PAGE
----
Book Talk: Roddy Doyle on music and language in 'The Guts'
By Patricia Reaney
NEW YORK (Reuters) - Award-winning Irish author Roddy Doyle brings a few of his earliest characters back in his latest book, "The Guts", an achingly funny novel about some of life's more serious issues.
Doyle is on his familiar Dublin turf in the book about Jimmy Rabbitte, the former manager of an Irish soul band who appeared in his first book "The Commitments" in 1987.
His first novel was the start of The Barrytown Trilogy, which included "The Snapper" and "The Van", all of which were made into films. "The Commitments" has also been adapted for the stage and opened in London in October.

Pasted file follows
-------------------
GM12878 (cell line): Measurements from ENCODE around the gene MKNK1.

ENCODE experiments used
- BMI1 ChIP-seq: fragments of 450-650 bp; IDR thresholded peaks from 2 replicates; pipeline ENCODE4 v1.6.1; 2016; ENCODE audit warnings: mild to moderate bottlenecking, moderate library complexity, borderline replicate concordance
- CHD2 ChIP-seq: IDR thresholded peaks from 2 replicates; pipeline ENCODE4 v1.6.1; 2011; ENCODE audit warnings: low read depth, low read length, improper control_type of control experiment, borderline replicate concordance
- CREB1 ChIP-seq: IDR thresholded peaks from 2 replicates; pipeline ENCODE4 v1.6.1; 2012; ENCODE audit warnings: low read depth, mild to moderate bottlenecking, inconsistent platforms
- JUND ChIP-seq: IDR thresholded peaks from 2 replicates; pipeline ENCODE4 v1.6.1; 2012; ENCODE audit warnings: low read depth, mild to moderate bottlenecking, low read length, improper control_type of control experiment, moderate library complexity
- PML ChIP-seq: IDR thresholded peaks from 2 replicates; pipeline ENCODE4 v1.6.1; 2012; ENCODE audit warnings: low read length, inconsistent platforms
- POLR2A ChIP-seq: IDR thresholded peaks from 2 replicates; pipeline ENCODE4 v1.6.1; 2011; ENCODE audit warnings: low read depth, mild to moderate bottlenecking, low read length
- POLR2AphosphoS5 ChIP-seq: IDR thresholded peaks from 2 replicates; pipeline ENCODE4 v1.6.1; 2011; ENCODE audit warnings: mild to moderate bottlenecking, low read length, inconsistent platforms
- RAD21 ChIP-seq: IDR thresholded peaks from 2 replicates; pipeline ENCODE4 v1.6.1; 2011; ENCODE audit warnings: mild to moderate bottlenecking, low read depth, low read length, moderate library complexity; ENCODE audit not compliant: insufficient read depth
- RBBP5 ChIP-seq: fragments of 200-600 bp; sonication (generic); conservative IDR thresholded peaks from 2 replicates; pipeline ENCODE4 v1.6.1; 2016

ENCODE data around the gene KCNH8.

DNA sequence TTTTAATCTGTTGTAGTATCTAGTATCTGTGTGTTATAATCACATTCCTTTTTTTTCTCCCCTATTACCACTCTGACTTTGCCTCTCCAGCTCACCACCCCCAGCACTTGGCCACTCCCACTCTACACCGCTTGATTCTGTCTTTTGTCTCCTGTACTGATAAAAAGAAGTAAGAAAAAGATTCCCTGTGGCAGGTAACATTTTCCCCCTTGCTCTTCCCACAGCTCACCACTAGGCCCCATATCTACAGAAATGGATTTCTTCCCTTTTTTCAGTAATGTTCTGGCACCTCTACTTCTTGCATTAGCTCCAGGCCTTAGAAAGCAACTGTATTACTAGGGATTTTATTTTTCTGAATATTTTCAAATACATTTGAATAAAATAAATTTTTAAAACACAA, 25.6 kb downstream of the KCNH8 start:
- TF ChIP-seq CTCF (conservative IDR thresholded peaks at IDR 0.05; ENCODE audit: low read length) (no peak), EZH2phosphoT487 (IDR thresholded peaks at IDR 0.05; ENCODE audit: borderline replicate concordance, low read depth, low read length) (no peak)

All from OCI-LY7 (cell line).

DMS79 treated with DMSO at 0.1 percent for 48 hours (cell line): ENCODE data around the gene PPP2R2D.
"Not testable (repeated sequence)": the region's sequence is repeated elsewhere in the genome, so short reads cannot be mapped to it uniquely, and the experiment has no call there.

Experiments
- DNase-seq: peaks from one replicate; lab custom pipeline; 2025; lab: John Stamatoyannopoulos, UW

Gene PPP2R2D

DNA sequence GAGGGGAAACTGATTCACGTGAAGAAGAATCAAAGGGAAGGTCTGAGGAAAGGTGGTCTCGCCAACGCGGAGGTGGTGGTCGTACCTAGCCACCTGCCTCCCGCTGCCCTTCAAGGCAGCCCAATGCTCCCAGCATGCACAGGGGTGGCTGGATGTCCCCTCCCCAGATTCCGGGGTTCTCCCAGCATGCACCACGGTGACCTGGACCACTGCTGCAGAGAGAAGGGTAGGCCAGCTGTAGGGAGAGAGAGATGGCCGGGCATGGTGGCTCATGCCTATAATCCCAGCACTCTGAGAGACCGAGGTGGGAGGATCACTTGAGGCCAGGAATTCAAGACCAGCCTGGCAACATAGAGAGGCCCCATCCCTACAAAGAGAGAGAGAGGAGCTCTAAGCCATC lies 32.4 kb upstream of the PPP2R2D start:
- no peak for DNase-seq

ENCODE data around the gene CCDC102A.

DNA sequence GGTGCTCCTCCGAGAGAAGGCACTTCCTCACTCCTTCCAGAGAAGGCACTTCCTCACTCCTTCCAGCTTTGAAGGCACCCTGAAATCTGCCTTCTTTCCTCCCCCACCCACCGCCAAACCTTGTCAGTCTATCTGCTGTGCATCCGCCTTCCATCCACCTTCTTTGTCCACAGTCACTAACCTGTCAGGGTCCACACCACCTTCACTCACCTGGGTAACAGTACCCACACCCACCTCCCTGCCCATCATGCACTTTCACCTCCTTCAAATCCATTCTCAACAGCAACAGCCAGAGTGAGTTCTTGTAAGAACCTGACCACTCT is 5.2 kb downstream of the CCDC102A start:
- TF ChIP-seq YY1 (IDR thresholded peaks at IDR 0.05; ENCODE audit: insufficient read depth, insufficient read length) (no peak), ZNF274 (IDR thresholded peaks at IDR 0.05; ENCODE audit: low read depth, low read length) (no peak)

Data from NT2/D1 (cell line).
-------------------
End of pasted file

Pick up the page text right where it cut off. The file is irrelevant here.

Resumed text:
In "The Guts" Rabitte is a middle-aged married father of four diagnosed with bowel cancer. He grapples with his illness, reunites with two old band members and deals with his teenage children, his struggling music business and his own mortality.
Like his other books, most of "The Guts" is told through salty dialogue, with Doyle perfectly capturing the accent.
"The language of Dublin is ripe with profanity," he said.
The former secondary school teacher who won the Booker Prize in 1993 for "Paddy Clarke Ha Ha Ha," spoke to Reuters about writing novels, middle age and returning to old friends.
Q: What made you decide to write books? Continued...